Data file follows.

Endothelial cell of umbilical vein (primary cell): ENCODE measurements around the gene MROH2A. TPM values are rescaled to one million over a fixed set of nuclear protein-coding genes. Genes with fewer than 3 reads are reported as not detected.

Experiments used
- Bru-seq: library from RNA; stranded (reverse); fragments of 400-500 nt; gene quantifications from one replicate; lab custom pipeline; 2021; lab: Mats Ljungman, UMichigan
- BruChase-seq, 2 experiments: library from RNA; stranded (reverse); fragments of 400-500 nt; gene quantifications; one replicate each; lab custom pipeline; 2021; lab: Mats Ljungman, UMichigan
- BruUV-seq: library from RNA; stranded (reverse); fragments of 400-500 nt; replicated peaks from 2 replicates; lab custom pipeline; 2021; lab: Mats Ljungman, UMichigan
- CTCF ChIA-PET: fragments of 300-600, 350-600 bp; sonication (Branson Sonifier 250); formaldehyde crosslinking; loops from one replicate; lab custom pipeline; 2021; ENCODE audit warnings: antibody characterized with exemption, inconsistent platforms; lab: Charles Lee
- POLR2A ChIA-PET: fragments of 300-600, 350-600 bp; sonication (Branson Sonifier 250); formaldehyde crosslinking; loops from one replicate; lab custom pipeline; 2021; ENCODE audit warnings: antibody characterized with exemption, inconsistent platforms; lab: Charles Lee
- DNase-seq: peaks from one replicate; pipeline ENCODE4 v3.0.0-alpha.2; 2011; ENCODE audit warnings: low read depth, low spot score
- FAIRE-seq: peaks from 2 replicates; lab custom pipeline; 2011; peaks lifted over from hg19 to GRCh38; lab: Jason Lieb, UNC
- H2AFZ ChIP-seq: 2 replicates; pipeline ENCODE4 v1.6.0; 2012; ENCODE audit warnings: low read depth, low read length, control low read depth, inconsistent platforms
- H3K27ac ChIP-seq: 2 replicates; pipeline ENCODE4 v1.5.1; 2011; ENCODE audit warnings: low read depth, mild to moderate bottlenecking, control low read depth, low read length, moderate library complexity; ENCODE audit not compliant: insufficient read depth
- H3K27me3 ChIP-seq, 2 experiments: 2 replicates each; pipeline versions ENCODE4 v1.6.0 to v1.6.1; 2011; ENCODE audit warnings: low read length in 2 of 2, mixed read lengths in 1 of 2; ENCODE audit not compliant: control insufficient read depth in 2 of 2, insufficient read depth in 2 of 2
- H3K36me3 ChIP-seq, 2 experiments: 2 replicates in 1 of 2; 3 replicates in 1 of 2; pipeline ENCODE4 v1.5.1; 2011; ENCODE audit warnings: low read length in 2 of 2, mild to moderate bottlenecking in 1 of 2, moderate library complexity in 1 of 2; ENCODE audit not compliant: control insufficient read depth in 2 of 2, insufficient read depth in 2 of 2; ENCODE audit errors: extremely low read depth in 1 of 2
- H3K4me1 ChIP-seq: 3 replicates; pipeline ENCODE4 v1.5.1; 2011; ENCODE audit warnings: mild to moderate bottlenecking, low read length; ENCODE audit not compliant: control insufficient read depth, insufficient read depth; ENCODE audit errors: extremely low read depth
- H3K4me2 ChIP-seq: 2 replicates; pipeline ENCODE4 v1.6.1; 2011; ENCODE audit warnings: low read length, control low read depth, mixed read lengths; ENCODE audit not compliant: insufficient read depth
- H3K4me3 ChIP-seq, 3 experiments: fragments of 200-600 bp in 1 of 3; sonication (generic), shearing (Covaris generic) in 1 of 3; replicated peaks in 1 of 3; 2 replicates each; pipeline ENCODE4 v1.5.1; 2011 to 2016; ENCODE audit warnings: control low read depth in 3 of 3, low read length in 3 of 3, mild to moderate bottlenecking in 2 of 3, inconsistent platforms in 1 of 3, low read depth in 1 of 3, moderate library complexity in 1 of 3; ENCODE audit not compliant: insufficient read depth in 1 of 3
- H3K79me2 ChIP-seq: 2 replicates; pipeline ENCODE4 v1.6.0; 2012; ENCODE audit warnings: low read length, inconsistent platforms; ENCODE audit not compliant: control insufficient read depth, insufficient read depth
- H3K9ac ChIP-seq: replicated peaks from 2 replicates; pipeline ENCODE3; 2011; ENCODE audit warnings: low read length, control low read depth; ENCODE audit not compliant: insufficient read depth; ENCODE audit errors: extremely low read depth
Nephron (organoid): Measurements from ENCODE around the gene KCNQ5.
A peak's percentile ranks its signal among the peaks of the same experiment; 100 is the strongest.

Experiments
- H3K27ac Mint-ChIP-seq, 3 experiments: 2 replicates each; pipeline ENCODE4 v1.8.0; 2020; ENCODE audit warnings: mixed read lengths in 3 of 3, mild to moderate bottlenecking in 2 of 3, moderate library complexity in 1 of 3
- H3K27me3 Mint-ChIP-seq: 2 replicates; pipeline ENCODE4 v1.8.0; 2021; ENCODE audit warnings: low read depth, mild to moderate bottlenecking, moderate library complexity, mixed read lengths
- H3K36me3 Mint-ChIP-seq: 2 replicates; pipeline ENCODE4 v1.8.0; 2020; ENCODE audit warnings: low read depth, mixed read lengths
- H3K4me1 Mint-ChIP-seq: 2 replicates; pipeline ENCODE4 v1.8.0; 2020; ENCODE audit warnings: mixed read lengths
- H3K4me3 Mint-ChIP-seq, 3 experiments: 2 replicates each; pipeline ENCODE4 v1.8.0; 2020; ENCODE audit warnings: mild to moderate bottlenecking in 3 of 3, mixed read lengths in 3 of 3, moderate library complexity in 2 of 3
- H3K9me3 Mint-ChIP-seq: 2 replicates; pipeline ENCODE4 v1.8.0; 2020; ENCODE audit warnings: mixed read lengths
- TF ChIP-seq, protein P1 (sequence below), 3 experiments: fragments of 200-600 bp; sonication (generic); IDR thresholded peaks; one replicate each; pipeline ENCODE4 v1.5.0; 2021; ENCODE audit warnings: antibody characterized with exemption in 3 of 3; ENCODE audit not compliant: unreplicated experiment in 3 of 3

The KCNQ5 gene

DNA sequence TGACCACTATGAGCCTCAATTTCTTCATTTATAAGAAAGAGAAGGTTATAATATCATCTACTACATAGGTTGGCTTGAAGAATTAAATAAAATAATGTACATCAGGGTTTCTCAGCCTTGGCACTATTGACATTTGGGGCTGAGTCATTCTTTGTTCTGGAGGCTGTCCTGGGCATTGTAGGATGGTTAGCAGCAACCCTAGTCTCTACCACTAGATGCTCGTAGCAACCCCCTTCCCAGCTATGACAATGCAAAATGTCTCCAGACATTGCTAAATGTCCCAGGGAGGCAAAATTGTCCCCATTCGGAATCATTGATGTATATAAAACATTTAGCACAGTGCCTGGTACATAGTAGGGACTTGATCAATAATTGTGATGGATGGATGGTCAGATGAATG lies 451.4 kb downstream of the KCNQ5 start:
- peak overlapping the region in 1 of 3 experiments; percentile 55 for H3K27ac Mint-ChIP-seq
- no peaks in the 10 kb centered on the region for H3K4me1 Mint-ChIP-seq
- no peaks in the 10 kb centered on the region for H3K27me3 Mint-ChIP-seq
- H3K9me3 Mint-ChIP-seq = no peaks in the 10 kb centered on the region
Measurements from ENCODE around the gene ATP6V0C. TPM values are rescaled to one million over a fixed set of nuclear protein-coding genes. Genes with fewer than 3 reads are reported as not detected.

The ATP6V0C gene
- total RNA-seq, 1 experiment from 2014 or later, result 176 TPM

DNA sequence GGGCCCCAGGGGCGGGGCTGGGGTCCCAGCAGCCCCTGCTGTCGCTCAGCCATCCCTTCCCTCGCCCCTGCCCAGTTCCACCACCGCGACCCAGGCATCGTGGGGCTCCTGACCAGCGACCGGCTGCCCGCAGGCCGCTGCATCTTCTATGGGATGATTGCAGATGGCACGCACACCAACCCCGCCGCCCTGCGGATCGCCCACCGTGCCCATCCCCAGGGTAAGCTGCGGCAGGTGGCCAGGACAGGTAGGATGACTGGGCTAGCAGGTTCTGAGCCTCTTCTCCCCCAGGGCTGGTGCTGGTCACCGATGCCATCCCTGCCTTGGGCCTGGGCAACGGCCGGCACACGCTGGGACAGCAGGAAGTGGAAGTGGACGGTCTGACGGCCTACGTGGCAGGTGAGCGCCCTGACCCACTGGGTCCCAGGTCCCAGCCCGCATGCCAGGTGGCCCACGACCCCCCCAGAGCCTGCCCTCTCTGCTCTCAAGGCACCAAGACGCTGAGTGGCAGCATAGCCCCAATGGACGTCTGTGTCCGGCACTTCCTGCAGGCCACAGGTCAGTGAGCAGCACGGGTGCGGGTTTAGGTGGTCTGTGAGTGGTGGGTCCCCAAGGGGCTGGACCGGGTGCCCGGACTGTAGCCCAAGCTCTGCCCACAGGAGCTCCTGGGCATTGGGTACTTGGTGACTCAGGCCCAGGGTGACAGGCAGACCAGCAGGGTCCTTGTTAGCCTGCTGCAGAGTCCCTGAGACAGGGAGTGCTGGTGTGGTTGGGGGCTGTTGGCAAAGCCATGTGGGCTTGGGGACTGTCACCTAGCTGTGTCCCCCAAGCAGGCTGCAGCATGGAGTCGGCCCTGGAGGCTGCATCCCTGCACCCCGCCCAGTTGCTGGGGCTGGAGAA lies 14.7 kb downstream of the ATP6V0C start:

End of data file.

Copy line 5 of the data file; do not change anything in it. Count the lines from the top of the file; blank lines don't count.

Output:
- BruUV-seq: library from RNA; stranded (reverse); fragments of 400-500 nt; replicated peaks from 2 replicates; lab custom pipeline; 2021; lab: Mats Ljungman, UMichigan